Some 1,200 trees and 110,000 perennials were arranged carefully over 1.5 acres of shallow planted beds. Around eight gardeners tend the plants year-round with hundreds of volunteers welcomed in the spring to help cut back overgrown herbs and perennial species. The gardeners must use handheld shears and pruners because mechanical blades may be cracked by the gravel mulch, a design element meant to evoke railroad ballast. Composting is done on site, and Pettis says they avoid using chemicals or fertilizers, opting for integrated pest management instead.

“High Line is beautiful throughout the seasons, and it was intentionally designed that way,” says Pettis. In winter, she notes that the gardens look magical after a fresh snowfall because the “skeletons of the plants are persistent.” In the fall, the Chelsea Grasslands, native to the prairie states, are a favorite because the grasses look like a meadow.

But an artificial environment poses enormous challenges. “We’re essentially a giant window box, so we need to make sure that the moisture levels are carefully regulated, so we don’t drown any of the plants,” says Pettis. 

The gardening team also had to consider the construction of new buildings along the High Line. The towering buildings create a corridor for high winds coming from the nearby Hudson River, as well as additional shade for plants requiring full sun. The 30-foot elevation of the railway further exposes the plants to the elements. “We’re having to think about how the plants will succeed, so to speak, as an ecological process,” says Pettis.

Given the extraordinary conditions and meager space, the High Line’s custodians were understandably cautious about the entire experiment. “The thing that surprised me the most was that this worked at all,” says Hammond. “Would the plants live in just several inches of soil on a bridge that’s gonna fry in the summer and freeze in the winter?”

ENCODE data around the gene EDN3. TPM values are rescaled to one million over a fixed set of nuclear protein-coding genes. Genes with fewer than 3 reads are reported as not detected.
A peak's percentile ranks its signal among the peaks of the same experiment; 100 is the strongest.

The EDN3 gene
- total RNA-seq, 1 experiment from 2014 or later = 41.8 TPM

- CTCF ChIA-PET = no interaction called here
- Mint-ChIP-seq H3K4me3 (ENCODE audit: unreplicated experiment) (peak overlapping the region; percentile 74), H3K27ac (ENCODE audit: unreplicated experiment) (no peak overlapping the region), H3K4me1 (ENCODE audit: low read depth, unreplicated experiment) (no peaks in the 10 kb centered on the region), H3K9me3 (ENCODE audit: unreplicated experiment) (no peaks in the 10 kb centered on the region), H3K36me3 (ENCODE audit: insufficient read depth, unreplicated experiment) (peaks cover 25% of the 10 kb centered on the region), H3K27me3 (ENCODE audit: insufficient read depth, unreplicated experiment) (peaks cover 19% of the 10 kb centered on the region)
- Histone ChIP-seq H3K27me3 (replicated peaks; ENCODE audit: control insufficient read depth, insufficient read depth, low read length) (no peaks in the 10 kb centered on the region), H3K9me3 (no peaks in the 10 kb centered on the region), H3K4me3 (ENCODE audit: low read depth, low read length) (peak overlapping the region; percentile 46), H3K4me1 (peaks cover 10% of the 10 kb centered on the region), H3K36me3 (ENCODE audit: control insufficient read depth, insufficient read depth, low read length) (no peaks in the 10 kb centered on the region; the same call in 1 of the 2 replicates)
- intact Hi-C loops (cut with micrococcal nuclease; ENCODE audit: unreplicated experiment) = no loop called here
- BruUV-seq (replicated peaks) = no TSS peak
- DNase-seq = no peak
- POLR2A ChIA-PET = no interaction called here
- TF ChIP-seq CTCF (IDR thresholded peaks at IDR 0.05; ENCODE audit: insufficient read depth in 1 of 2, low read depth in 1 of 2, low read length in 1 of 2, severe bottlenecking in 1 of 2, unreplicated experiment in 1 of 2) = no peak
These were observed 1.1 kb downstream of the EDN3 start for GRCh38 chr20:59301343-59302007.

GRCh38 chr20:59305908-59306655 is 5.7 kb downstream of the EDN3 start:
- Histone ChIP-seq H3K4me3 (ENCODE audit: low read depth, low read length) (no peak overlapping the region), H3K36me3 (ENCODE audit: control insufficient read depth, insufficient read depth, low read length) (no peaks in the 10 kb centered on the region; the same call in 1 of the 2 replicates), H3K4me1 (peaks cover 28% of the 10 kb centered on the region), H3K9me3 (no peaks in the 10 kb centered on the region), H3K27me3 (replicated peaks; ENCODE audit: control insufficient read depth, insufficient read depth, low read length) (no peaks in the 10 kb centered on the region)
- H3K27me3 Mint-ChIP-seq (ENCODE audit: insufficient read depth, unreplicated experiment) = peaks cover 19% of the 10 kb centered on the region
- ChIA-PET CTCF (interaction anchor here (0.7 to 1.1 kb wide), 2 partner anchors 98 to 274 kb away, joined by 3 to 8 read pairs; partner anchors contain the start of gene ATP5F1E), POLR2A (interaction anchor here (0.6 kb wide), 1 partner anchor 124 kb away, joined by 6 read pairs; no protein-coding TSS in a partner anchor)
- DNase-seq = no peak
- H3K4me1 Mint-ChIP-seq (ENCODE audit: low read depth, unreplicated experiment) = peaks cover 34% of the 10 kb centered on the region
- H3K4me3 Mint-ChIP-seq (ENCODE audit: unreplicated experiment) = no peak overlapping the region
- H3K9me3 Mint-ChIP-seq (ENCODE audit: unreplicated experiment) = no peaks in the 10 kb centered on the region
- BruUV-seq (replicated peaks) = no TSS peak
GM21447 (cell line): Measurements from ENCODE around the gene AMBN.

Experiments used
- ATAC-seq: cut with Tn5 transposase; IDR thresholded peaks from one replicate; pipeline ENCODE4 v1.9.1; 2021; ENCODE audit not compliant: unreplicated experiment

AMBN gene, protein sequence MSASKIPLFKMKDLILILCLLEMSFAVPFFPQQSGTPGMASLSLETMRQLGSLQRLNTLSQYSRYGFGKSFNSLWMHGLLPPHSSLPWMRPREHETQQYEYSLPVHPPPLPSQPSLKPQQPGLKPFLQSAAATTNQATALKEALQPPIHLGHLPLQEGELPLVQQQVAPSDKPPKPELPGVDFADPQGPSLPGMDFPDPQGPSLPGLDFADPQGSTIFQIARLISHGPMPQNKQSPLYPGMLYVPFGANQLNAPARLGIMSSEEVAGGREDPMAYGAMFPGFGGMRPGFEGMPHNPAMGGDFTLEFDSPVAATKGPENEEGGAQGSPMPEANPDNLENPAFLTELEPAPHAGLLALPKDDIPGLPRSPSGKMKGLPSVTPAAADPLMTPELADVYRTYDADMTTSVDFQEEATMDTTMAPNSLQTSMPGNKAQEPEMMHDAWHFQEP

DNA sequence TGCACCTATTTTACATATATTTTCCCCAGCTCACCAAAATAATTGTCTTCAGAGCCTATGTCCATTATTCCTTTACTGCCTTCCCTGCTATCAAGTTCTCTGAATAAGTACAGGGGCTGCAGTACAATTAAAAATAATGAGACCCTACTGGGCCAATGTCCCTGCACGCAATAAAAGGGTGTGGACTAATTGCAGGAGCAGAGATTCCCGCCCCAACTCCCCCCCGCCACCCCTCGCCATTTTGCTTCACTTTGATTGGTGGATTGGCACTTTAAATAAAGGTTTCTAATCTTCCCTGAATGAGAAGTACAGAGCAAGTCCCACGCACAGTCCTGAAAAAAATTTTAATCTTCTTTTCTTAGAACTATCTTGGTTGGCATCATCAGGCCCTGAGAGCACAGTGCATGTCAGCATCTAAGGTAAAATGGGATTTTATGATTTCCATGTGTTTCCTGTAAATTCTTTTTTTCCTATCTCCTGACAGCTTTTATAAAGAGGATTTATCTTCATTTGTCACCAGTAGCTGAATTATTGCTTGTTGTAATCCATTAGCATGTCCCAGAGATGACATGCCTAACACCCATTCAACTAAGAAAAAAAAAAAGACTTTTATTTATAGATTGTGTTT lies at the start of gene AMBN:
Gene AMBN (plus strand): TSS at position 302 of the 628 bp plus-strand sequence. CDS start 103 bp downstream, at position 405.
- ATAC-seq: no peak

As the years passed and the design began taking shape, Hammond, the co-founder of the preservation project, recalled asking the landscape designer if the green space could be considered a wild landscape. “[Oudulf] said, ‘there’s nothing wild about it. This is idealized nature,’” Hammond explains. 

Any visitor would be forgiven for thinking that the landscape designer Piet Oudolf had simply allowed the wild grasses and flowers to grow among the railroad tracks, but, in fact, everything had to be taken out of the elevated railway—including the tracks—before any planting could be done. 

“There was lead, asbestos, pesticide to keep weeds out in the past,” said Andi Pettis, who served as the High Line’s director of horticulture for 10 years. “We had to remove all that before starting to put soil and plantings. There’s a misconception that all the plants here are native, and we just used the same plants that were growing here before. That’s not true.”

Pettis has said that out of the 500 varieties of plants used on the High Line, only half are native to the United States, with about 30% native to the Northeast. The rest are introduced species. “It’s a very cosmopolitan plant design,” she says.

Meandering around the gardens, it is easy to imagine the trees, shrubs, and ferns just sprouting between the rusty tracks. In reality, it takes a lot of effort from the gardening team, working behind the scenes, to maintain the pastoral ambience. 

“The plantings on the High Line are meant to evoke what was growing here spontaneously when the railroad was in disuse,” says Pettis. “As gardeners here, our mission is to maintain the integrity of those designs.” She adds that her team allows for the plants to be dynamic: “There are a lot of plants in the design that self-sow so they kind of migrate and find their way to where they want to be. We edit that process a little bit. We’ll take seedlings out from over here, and maybe transplant them over there, so we’re looking for proportion and balance aesthetically in the gardens.”

Some 1,200 trees and 110,000 perennials were arranged carefully over 1.5 acres of shallow planted beds. Around eight gardeners tend the plants year-round with hundreds of volunteers welcomed in the spring to help cut back overgrown herbs and perennial species. The gardeners must use handheld shears and pruners because mechanical blades may be cracked by the gravel mulch, a design element meant to evoke railroad ballast. Composting is done on site, and Pettis says they avoid using chemicals or fertilizers, opting for integrated pest management instead.

“High Line is beautiful throughout the seasons, and it was intentionally designed that way,” says Pettis. In winter, she notes that the gardens look magical after a fresh snowfall because the “skeletons of the plants are persistent.” In the fall, the Chelsea Grasslands, native to the prairie states, are a favorite because the grasses look like a meadow.

But an artificial environment poses enormous challenges. “We’re essentially a giant window box, so we need to make sure that the moisture levels are carefully regulated, so we don’t drown any of the plants,” says Pettis.